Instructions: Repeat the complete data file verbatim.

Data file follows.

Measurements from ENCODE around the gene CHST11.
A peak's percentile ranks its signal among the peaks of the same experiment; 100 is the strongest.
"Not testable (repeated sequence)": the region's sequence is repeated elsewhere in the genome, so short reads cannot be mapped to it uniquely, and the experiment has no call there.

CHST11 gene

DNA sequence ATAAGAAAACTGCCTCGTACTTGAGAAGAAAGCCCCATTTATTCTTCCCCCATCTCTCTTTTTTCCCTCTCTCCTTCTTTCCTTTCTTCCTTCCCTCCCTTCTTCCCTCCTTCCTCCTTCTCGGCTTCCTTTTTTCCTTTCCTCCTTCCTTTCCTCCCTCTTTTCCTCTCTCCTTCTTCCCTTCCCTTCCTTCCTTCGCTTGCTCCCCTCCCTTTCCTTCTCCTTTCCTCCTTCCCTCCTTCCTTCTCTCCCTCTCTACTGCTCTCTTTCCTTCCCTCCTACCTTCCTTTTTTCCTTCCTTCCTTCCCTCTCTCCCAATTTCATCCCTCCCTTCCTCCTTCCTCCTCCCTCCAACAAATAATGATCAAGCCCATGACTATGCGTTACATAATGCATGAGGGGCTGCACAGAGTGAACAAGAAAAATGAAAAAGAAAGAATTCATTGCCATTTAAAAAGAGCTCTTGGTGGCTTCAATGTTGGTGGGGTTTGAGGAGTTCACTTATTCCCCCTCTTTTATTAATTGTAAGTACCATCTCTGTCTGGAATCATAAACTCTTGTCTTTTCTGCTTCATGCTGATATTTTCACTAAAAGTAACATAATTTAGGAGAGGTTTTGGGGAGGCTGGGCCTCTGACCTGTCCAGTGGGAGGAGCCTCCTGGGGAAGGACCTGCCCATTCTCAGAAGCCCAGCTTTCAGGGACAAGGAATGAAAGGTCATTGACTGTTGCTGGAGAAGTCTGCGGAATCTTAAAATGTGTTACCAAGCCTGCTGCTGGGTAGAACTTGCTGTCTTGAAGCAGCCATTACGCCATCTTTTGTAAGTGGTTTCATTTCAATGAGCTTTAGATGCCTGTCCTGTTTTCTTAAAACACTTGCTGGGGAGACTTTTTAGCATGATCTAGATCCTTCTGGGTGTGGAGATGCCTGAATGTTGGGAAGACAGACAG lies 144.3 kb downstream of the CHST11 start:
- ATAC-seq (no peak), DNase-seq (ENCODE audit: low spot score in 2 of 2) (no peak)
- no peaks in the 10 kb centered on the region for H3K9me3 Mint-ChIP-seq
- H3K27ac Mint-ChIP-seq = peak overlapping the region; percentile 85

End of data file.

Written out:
Measurements from ENCODE around the gene CHST11.
A peak's percentile ranks its signal among the peaks of the same experiment; 100 is the strongest.
"Not testable (repeated sequence)": the region's sequence is repeated elsewhere in the genome, so short reads cannot be mapped to it uniquely, and the experiment has no call there.

CHST11 gene

DNA sequence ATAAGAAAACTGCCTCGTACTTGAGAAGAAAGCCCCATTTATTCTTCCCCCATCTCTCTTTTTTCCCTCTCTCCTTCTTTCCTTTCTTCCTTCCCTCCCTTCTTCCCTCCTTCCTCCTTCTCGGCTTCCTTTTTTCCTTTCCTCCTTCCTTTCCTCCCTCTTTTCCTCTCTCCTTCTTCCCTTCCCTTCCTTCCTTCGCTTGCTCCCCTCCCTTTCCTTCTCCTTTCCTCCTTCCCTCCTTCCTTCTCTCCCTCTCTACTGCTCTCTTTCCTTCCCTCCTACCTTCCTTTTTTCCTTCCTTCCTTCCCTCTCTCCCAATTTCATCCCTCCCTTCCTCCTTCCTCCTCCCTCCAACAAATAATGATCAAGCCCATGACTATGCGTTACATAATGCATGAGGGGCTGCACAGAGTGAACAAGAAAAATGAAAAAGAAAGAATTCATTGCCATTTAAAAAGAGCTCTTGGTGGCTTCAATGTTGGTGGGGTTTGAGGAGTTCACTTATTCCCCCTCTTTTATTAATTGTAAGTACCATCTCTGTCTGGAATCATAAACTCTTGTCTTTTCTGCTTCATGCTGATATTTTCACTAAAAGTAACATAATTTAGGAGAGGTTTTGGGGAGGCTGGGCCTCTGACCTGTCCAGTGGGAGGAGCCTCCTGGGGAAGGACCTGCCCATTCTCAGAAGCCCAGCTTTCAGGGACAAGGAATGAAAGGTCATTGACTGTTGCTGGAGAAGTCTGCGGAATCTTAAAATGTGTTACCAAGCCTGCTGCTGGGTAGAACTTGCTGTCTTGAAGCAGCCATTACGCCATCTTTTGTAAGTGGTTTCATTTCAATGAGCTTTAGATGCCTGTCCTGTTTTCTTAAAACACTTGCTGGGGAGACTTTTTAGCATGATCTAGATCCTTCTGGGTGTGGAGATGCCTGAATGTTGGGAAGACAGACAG lies 144.3 kb downstream of the CHST11 start:
- ATAC-seq (no peak), DNase-seq (ENCODE audit: low spot score in 2 of 2) (no peak)
- no peaks in the 10 kb centered on the region for H3K9me3 Mint-ChIP-seq
- H3K27ac Mint-ChIP-seq = peak overlapping the region; percentile 85